Data on Difficulties with Physical and Communications Access in Health Care Facilities

Many people have vivid memories of medical procedures and the instructions they received, such as, “Just hop up, look here, read this, listen up, don’t breathe, and stay still!”

June Isaacson Kailes (2006)


Although the committee encountered many personal accounts of access barriers in health care facilities, it located very few consumer or patient survey data on these problems. In their recent examination of the financial, physical, and other barriers to accessible health care, Iezzoni and O’Day (2006) reported no findings on such barriers from data from the disability supplement to the National Health Interview Survey or other surveys. The authors relied primarily on interviews, focus groups, and their own observations and experiences to describe access problems and their consequences.

DeJong and colleagues (2002) have observed that health services researchers have tended to overlook people with disabilities, and to the extent that that is true, it may contribute to the limited research on environmental barriers. Moreover, occupational therapists and others knowledgeable about rehabilitation and the barriers that people encounter in health care facilities may not gravitate to health services research (see, e.g., Andresen et al. [2006]).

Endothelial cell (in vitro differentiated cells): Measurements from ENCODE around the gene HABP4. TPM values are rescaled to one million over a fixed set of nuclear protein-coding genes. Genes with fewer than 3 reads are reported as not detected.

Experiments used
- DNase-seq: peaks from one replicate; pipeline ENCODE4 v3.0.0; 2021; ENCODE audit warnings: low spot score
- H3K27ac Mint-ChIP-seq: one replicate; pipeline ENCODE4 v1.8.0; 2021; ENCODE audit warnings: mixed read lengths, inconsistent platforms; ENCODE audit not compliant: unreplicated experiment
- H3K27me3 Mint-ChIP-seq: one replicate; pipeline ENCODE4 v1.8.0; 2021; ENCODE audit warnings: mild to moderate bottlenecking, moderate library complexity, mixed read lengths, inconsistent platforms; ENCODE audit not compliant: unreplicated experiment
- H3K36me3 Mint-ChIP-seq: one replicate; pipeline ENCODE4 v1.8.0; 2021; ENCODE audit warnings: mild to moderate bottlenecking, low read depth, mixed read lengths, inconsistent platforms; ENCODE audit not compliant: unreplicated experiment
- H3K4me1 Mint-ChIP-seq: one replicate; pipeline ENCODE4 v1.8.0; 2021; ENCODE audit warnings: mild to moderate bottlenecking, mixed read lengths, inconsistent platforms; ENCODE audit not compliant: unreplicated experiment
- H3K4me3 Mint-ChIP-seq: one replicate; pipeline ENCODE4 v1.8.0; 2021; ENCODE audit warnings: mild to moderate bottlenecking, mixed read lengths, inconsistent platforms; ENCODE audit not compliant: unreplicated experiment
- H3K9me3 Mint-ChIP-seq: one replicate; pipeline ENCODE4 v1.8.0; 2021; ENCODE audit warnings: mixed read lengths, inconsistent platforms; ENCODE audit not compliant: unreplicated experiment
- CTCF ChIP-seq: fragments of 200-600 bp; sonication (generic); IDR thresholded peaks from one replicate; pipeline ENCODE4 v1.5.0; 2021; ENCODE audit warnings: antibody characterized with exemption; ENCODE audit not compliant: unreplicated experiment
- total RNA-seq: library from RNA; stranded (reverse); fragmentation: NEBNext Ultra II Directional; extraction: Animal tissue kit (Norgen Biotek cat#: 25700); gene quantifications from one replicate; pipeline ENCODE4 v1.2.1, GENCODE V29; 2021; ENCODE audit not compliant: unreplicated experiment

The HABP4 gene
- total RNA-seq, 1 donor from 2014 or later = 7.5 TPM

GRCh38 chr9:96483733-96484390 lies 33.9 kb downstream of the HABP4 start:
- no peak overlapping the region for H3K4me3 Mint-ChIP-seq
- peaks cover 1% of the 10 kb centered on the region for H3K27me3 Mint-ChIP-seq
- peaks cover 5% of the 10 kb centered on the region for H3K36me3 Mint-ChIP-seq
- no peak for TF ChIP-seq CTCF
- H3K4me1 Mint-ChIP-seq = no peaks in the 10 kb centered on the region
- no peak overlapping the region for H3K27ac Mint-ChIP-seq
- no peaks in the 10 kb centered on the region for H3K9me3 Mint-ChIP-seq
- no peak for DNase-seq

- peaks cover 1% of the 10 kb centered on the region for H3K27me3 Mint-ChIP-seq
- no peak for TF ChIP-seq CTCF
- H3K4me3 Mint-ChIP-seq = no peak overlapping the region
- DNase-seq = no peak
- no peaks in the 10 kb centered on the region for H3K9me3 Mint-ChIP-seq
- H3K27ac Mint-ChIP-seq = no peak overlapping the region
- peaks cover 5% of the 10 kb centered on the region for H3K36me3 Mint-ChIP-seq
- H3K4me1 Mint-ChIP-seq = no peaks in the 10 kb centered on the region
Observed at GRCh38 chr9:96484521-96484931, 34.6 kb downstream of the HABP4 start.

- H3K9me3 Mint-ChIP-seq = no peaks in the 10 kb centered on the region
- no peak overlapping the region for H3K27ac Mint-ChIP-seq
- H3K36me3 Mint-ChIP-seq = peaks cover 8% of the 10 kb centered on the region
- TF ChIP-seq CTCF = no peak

Two recent surveys suggest the scope of the accessibility problem in health care facilities. One survey, which involved approximately 400 Californians with mobility limitations, found that nearly one in five people surveyed had problems with the main entrance to their physician’s office and one-third had problems entering examination rooms (Markwalder, 2005). Among those using wheelchairs, 45 percent reported difficulty using mammography and other imaging equipment, 69 percent reported difficulty using physical examination tables, and 60 percent reported problems with inaccessible weight scales. More than 90 percent of people with vision problems did not receive medical information in alternative formats.

A second survey of approximately 400 people nationwide, which was conducted by the Rehabilitation Engineering Research Center on Accessible Instrumentation, found that respondents identified physical examination tables, radiology equipment, exercise and rehabilitation equipment, and weight scales as the most difficult-to-use equipment in health care settings (Winters et al., 2007). Safety was a primary concern, as were comfort, ease or possibility of transferring, and poor visual displays.

These survey findings are consistent with those from a small study by Mele and colleagues (2005). In extended face-to-face interviews with 20



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